Rachel Cusk’s Unsparing Essays

Claire Jarvis at Bookforum:

Cusk is best known in the US for her Outline trilogy, a series of slim, challenging novels that follow Faye, a cryptic, intelligent narrator whose life and perspective seem to mirror Cusk’s own. Coventry gathers essays written before, during, and after the period in which Cusk was at work on the trilogy. Almost all have appeared elsewhere, but collecting them gives readers a chance to draw a link between Cusk the memoirist (there are essays on marriage and divorce) and Cusk the novelist (there are short pieces on writers like Edith Wharton, D. H. Lawrence, and Kazuo Ishiguro, as well as longer meditations on literary value).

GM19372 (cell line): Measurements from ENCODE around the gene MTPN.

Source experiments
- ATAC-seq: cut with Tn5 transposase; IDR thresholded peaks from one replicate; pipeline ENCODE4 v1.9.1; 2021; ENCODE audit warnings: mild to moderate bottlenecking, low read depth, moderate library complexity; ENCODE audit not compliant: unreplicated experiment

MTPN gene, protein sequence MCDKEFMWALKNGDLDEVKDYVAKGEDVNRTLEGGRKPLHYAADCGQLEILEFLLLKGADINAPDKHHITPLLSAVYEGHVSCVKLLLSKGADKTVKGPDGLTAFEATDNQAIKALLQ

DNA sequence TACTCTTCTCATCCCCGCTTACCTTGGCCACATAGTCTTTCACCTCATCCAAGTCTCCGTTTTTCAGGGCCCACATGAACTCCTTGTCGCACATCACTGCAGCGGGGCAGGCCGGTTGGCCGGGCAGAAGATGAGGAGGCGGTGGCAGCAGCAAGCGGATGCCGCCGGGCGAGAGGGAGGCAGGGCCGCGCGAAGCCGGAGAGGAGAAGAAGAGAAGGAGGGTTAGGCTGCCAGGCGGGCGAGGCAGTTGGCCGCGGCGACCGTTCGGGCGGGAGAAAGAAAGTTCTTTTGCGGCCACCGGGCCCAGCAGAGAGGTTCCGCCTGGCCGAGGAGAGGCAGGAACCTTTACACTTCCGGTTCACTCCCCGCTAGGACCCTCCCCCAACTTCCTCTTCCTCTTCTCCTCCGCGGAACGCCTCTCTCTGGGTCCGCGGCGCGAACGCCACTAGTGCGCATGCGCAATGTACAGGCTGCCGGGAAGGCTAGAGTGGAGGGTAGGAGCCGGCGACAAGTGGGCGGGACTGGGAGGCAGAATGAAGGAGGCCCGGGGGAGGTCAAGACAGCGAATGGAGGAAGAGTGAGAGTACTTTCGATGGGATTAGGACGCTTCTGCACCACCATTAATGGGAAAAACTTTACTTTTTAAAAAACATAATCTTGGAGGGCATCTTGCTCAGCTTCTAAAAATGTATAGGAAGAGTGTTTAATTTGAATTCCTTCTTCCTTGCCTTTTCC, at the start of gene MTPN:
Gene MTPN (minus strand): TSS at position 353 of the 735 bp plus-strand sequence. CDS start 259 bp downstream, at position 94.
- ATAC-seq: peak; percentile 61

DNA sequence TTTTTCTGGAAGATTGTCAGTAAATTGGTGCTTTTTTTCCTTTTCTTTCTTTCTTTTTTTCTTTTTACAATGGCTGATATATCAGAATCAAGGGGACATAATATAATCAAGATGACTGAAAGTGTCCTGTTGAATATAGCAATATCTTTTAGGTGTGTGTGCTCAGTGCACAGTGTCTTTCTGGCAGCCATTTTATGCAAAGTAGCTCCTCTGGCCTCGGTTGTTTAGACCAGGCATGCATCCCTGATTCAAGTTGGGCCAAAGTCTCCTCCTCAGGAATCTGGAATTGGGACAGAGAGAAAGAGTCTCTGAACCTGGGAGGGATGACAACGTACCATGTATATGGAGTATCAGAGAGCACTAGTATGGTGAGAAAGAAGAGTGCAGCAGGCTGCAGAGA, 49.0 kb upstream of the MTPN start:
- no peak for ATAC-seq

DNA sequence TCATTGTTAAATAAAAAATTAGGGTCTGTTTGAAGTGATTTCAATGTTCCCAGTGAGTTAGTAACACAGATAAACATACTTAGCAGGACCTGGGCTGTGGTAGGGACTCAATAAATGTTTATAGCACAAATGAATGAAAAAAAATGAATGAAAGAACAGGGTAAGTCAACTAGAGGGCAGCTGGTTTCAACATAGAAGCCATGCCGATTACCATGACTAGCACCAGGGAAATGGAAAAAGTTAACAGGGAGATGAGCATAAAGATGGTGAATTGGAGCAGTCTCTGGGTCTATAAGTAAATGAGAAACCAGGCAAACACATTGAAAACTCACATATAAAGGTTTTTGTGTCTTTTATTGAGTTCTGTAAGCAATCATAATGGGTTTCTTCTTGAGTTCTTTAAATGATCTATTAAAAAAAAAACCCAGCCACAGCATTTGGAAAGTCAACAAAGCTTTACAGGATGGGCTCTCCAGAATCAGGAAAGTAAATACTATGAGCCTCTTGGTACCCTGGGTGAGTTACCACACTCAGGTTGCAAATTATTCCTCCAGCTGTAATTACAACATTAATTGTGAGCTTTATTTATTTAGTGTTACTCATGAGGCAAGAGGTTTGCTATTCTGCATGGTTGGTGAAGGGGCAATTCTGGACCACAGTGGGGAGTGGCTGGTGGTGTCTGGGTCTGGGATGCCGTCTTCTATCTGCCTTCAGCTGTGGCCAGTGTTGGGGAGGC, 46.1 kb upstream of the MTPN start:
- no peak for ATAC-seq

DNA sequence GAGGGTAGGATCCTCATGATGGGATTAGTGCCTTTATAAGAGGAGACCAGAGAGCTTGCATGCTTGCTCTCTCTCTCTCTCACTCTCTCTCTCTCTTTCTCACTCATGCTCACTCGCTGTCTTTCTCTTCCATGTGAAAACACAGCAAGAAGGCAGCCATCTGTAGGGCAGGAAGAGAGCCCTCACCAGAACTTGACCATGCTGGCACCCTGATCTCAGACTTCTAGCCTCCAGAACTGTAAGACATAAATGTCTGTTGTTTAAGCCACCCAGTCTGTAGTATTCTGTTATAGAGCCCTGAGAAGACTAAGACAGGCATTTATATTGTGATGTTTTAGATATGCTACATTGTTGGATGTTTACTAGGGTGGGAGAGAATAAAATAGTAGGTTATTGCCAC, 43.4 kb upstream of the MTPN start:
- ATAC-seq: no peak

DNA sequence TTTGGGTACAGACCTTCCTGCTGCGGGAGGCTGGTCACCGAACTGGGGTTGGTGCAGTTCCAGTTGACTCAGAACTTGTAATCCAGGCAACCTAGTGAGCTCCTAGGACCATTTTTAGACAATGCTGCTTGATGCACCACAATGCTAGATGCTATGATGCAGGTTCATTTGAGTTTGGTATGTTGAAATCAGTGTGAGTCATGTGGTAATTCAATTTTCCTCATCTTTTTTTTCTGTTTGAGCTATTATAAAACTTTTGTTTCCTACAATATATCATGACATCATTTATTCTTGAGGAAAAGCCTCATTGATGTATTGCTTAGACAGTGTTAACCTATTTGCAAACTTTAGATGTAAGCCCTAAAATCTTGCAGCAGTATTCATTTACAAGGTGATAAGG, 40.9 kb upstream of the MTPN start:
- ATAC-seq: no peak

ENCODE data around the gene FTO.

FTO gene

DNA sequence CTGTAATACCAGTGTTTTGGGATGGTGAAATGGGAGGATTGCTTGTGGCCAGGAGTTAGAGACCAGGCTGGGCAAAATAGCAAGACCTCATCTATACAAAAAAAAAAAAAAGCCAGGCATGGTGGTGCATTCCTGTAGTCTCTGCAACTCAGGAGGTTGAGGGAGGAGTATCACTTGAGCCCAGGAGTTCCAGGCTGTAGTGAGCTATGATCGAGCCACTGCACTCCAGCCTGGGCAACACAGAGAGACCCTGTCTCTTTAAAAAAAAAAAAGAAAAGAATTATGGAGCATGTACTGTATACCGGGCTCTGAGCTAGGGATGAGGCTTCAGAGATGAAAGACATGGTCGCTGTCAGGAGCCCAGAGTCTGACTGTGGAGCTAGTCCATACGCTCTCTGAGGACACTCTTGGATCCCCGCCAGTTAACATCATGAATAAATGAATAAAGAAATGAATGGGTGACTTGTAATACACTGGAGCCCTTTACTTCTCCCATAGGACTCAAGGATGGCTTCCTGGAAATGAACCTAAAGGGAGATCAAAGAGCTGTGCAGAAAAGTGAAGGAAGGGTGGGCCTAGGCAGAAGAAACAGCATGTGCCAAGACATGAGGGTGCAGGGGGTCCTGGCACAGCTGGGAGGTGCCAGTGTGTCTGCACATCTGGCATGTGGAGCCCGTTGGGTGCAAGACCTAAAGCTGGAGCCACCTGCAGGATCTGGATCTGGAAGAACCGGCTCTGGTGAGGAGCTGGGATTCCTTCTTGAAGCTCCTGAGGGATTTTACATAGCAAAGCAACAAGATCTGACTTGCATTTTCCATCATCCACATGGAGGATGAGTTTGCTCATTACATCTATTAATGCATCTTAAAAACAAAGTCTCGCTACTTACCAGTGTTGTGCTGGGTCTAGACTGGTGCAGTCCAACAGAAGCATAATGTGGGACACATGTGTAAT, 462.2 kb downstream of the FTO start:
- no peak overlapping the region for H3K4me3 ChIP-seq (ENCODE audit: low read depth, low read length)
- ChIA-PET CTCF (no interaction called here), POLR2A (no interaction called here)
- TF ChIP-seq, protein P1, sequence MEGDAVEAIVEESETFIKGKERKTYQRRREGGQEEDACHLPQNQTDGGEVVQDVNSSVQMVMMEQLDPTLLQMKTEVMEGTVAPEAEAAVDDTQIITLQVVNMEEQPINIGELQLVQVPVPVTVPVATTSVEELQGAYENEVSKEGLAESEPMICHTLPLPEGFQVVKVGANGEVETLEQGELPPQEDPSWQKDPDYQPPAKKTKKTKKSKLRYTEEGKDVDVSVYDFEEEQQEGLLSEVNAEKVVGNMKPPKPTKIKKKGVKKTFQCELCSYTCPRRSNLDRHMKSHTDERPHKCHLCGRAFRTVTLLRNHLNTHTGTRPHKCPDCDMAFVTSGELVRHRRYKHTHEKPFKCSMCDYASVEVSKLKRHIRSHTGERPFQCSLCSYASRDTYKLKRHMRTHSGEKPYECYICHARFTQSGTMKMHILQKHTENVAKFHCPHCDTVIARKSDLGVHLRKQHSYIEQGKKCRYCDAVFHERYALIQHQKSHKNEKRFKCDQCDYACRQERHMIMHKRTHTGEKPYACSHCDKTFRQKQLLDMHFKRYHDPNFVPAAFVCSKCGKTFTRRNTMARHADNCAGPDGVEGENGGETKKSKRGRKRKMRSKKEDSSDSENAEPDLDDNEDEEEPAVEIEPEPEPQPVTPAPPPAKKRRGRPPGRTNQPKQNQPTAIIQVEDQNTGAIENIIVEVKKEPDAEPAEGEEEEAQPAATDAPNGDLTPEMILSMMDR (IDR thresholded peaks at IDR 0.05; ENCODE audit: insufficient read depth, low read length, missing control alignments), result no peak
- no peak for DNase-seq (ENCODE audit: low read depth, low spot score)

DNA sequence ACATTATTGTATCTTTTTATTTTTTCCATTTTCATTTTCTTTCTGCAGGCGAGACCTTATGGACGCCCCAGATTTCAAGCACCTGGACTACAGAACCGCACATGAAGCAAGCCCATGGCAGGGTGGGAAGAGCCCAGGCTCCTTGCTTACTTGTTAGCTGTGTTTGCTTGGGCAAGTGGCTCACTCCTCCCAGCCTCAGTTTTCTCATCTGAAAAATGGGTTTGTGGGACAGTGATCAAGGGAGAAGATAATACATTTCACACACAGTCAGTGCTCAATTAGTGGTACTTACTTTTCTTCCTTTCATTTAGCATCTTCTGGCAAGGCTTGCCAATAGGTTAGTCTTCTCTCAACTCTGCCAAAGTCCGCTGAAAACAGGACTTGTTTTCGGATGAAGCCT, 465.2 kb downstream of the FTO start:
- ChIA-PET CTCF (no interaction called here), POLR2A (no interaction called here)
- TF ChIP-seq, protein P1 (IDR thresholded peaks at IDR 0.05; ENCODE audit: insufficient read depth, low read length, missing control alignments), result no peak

The embrace of self-reliance at the end of “Coventry” is echoed throughout the collection. In “How to Get There,” an essay on what work can be done in the collaborative realm of a creative writing class, Cusk has a dismal view of those who crave sociability, who do not respect the solitude and asceticism she believes generate writing. She is just as suspicious of people who “configure writing as a ‘career’ full of obligations and appointments, in order to ward off the suspicion of amateurism and manage the insecurity of creative freedom.”

more here.